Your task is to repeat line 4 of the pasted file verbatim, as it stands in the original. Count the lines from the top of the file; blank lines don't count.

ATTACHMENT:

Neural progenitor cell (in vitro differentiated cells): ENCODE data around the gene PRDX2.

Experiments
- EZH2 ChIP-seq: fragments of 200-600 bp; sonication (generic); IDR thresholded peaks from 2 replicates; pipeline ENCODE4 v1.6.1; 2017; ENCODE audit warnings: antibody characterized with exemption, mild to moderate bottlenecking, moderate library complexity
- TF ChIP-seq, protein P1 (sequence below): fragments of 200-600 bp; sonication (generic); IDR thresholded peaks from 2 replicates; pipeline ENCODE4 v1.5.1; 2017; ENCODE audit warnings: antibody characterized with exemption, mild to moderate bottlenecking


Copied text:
- TF ChIP-seq, protein P1 (sequence below): fragments of 200-600 bp; sonication (generic); IDR thresholded peaks from 2 replicates; pipeline ENCODE4 v1.5.1; 2017; ENCODE audit warnings: antibody characterized with exemption, mild to moderate bottlenecking